Conclusions

One problem with this method is that you can't easily modify your objects in Inkscape and then automatically import them in Synfig and update the current animation to work with it. So, once you moved to Synfig you have to keep there to avoid making a lot of duplicated work. This could be avoided if Inkscape provided a good animation extension.

Synfig Studio is a great tool but not the best of course, it is not intuitive (as Gimp, Blender and others) and it has some bugs that make it explode without reason. On the other hand, it is open source, free and multi platform and the best part is that it works well for what we need right now ;)

This method allow us to animate vector graphics which is great since it is a way for programmers like us to animate their programmer art :D

Finally, I am not an animation expert at all, so this blog post could be based on some wrong assumptions. So, if you are one, feel free to correct me and share your opinions.

As always, hope you like the post.

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Implementing transitions between screens

Monday, March 5th, 2012

Using transitions between game screens is a great way to provide smoothness between screen changes, for example, fade out one screen and then fade in the next one. The next video shows an example of those effects our Vampire Runner game.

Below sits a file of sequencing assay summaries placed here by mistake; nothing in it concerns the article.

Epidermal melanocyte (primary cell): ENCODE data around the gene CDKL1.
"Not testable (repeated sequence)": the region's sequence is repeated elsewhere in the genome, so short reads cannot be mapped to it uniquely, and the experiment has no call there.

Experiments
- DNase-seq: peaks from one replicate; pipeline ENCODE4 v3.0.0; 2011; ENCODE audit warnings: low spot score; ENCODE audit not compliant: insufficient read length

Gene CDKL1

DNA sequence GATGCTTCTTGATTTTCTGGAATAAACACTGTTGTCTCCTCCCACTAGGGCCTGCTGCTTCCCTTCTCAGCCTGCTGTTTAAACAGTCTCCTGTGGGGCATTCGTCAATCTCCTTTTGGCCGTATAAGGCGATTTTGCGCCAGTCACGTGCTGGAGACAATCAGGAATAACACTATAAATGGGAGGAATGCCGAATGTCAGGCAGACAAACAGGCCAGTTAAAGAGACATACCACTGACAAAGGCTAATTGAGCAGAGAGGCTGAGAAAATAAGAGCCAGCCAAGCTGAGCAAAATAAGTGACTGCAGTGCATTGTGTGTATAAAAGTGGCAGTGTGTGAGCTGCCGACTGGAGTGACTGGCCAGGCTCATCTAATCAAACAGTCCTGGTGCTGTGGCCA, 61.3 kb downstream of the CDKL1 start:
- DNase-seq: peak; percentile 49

In this post, we will show a possible implementation of transitions between screens using LibGDX, however the code should be independent enough to be easily ported to other frameworks.

Although we implemented it using the our own concept of GameState, we will try to use LibGDX Screen concept in this post to simplify understandability.

Implementation

The implementation is based in the concept of TransitionEffect. A TransitionEffect holds the render logic of one of the effects of the transition being performed.

class TransitionEffect {

	// returns a value between 0 and 1 representing the level of completion of the transition.
	protected float getAlpha() { .. }

	void update(float delta) { .. }